Friday, April 27, 2007

Is the tube making your toddler a boob?

The subject of TV watching has been high on my mind lately because of two things:

1. About a month ago, our cable company decided to extend our basic subscription (which we need just to get a decent picture of our local stations). We suddenly had tons of channels for our same monthly rate. I didn't cancel it right away because some of the shows really are cute for kids. But sheesh! We had to completely revisit our television watching convictions because there is ALWAYS something "good" on to watch. After tolerating more than our usual share of the mind-numbing novelty of it all, I finally put my foot down. The TV stays off more now than it ever did before.

2. I've been reading The Epidemic, by Robert Shaw, MD, which has a chapter which minces no words on the evils of television and media (no news here). He recommends family viewing of no more than 2-3 hours per WEEK (no, we are not there yet, but I'd like to see us edging ever closer).

Then there's this article the other day about toddler TV viewing in Fox News:

Saturday morning cartoons are no longer the singular domain of children's television. Televisions are popping up in the back of cars, and the even-smaller screen of portable media players allow kids to play videos and watch DVDs virtually anywhere.

Entire cable channels are aimed at children who barely eat solid foods, but not everyone agrees that the boob tube is the best place for young children to gain an education. A 2006 study conducted by the Kaiser Family Foundation found that in spite of the continued debate over the possible harmful effects of television on young children, many parents still believe that the benefits of watching television outweigh the risks.

The researchers studied children ages 6 months to 6 years old, and found that 61 percent of babies younger than one-year-old watched TV or videos for more than an hour each day. One-third of all children in the study had a TV in their bedroom.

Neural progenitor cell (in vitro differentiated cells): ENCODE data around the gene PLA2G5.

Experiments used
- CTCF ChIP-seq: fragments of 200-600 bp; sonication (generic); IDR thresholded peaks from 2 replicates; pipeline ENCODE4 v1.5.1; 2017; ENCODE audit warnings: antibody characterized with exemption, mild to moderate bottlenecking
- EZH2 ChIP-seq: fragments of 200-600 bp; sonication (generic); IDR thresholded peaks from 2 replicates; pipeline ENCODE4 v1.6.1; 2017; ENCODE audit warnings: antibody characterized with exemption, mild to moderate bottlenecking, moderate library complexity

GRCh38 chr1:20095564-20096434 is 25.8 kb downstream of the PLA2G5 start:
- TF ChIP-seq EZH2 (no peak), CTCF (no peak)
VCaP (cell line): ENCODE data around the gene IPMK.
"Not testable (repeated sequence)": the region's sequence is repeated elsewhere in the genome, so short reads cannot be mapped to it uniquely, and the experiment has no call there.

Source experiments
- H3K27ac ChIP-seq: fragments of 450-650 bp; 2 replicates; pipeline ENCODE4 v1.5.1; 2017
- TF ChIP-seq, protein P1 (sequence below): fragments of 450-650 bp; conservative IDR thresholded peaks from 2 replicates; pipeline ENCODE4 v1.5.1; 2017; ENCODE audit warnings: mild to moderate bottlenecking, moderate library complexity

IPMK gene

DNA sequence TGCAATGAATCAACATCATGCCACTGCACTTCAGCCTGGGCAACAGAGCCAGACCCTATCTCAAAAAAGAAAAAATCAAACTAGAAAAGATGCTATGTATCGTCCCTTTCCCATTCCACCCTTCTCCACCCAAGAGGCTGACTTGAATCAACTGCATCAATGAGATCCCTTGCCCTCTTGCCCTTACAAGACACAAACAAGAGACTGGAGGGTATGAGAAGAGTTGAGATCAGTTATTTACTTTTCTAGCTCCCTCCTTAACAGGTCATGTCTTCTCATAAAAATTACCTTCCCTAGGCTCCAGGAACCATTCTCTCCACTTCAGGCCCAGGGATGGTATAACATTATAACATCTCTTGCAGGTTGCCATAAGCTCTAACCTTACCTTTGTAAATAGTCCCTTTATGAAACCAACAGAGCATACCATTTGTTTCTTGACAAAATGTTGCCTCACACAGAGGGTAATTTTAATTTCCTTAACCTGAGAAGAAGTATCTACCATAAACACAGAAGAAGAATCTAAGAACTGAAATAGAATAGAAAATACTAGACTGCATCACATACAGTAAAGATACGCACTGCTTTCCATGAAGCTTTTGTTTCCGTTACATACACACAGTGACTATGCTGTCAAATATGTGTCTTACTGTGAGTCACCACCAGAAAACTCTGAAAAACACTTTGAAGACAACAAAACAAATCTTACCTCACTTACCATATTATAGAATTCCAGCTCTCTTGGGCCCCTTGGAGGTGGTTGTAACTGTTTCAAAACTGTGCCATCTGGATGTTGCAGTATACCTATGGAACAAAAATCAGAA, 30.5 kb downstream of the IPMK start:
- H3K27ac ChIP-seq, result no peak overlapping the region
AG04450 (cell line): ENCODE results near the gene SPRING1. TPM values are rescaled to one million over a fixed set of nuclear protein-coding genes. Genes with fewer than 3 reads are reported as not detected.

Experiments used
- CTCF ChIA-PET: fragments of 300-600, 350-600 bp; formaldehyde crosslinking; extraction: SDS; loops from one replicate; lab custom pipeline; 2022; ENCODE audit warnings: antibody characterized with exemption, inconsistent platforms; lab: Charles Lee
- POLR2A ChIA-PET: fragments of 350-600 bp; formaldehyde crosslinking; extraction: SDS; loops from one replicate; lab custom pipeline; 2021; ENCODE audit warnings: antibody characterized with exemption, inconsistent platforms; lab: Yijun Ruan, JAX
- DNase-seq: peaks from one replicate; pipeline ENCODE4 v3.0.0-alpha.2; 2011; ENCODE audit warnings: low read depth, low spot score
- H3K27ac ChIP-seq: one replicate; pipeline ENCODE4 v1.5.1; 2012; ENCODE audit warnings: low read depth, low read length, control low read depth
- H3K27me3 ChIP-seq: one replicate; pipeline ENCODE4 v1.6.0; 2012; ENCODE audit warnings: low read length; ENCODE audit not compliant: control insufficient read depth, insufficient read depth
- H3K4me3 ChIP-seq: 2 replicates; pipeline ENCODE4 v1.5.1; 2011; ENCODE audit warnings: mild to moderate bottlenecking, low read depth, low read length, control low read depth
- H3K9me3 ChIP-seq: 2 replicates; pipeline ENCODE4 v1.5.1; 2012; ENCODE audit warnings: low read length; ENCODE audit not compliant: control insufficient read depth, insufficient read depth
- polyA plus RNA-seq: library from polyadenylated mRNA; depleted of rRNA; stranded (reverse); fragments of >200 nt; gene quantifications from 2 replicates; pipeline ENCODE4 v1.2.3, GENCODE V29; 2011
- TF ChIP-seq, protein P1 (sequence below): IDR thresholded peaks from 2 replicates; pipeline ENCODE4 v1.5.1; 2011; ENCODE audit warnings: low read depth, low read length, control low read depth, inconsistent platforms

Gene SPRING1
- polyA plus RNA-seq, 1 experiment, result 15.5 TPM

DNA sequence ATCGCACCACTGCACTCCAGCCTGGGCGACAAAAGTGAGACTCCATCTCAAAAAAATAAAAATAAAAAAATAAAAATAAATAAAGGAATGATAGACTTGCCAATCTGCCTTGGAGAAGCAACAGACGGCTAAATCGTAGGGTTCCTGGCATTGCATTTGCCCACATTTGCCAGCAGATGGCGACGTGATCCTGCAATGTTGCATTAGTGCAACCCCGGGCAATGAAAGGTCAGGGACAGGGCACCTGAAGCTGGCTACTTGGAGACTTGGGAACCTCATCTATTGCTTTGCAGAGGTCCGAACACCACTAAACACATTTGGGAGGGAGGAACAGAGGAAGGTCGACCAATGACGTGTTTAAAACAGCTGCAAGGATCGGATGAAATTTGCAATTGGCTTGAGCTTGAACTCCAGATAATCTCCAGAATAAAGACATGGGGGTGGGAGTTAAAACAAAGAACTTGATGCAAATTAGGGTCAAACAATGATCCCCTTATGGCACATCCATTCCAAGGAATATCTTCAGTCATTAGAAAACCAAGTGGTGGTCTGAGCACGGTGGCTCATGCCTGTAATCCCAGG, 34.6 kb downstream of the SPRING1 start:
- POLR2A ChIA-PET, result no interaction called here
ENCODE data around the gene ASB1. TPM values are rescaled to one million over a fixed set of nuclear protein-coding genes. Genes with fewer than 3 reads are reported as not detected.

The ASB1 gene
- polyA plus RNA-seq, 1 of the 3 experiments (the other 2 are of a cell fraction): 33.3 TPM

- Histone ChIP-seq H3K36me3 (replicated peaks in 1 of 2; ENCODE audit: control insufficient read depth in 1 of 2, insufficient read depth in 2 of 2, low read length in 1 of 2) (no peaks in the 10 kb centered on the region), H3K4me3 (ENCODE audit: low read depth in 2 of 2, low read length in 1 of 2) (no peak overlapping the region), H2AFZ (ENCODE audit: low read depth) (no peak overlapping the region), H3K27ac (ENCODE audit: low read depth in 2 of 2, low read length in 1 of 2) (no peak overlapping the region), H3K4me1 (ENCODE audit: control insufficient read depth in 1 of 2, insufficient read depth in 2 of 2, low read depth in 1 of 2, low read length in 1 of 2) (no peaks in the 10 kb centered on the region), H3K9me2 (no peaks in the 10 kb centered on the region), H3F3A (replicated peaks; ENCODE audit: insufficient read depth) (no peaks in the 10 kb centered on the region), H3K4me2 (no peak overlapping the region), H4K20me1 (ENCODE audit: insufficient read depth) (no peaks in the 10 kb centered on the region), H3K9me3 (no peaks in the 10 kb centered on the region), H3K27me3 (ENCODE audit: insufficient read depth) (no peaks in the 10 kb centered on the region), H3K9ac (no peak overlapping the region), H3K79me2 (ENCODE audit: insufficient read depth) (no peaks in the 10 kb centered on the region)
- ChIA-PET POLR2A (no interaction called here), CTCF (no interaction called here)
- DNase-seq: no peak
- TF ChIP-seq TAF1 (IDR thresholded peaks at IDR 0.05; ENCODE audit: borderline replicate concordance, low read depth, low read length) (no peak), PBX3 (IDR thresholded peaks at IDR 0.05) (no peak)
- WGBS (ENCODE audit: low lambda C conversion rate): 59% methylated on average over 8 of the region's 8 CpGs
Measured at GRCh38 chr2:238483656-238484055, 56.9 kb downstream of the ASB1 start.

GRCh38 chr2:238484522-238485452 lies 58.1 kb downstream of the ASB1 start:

Over half of the parents surveyed said the main reason for putting a TV in their child's room was so that they or other family members could watch their own television programs.

The article goes on to list "educational" TV sources such as BabyFirst TV which describes itself as an "interactive tool for parents to engage their infants and toddlers ranging from 6 months to 3 years." According to Fox News, "the program content focuses on the development of language, math and sensory skills, creative play and muscle development."

I can't help but wonder, what muscles are being developed?

And then there's Baby Einstein, which says, "We do not believe that their recommendation of no television for children under the age of two reflects the reality of today's parents, families and households – for example, a recent Kaiser Family Foundation study found that 68 percent of all babies under two years old watch screen media on any given day. The Baby Einstein Company believes that when used properly, developmentally-appropriate video content can be a useful tool for parents and little ones to enjoy together."

The "reality of today's parent" is that parents are letting their two-year-olds run their homes. Parents are too weak-willed and/or frazzled to turn the tube off (I have been there, trust me!).

"Developmentally-appropriate video content" sounds all nice and good, but what I hear them saying is that they see 68% of all babies as a potential marketplace in which to make money. It makes me feel a little ill.

Yes, we watch some TV. There have been days/months/years where we've watched a LOT of TV. I have been that frazzled/weak-willed parent, letting my kids watch TV because I didn't have the mental wherewithal to keep a little one constructively occupied. Or sometimes a big one.